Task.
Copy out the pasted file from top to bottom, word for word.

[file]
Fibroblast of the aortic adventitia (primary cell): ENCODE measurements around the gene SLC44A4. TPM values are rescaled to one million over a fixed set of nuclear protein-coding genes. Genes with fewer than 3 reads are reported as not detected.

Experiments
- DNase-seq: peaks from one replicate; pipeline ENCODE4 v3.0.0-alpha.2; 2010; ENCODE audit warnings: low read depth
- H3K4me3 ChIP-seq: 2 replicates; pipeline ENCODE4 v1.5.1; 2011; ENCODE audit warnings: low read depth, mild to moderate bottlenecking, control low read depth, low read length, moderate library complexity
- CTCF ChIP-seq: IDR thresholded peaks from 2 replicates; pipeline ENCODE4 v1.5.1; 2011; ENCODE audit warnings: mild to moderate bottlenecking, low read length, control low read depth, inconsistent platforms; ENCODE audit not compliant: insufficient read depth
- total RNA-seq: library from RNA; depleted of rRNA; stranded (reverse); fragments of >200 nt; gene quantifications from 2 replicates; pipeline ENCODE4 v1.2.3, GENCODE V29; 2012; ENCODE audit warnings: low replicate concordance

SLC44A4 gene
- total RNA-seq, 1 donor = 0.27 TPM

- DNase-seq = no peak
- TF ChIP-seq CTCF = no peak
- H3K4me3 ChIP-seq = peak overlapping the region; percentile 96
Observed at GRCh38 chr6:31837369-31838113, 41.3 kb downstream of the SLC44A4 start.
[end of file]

Fibroblast of the aortic adventitia (primary cell): ENCODE measurements around the gene SLC44A4. TPM values are rescaled to one million over a fixed set of nuclear protein-coding genes. Genes with fewer than 3 reads are reported as not detected.

Experiments
- DNase-seq: peaks from one replicate; pipeline ENCODE4 v3.0.0-alpha.2; 2010; ENCODE audit warnings: low read depth
- H3K4me3 ChIP-seq: 2 replicates; pipeline ENCODE4 v1.5.1; 2011; ENCODE audit warnings: low read depth, mild to moderate bottlenecking, control low read depth, low read length, moderate library complexity
- CTCF ChIP-seq: IDR thresholded peaks from 2 replicates; pipeline ENCODE4 v1.5.1; 2011; ENCODE audit warnings: mild to moderate bottlenecking, low read length, control low read depth, inconsistent platforms; ENCODE audit not compliant: insufficient read depth
- total RNA-seq: library from RNA; depleted of rRNA; stranded (reverse); fragments of >200 nt; gene quantifications from 2 replicates; pipeline ENCODE4 v1.2.3, GENCODE V29; 2012; ENCODE audit warnings: low replicate concordance

SLC44A4 gene
- total RNA-seq, 1 donor = 0.27 TPM

- DNase-seq = no peak
- TF ChIP-seq CTCF = no peak
- H3K4me3 ChIP-seq = peak overlapping the region; percentile 96
Observed at GRCh38 chr6:31837369-31838113, 41.3 kb downstream of the SLC44A4 start.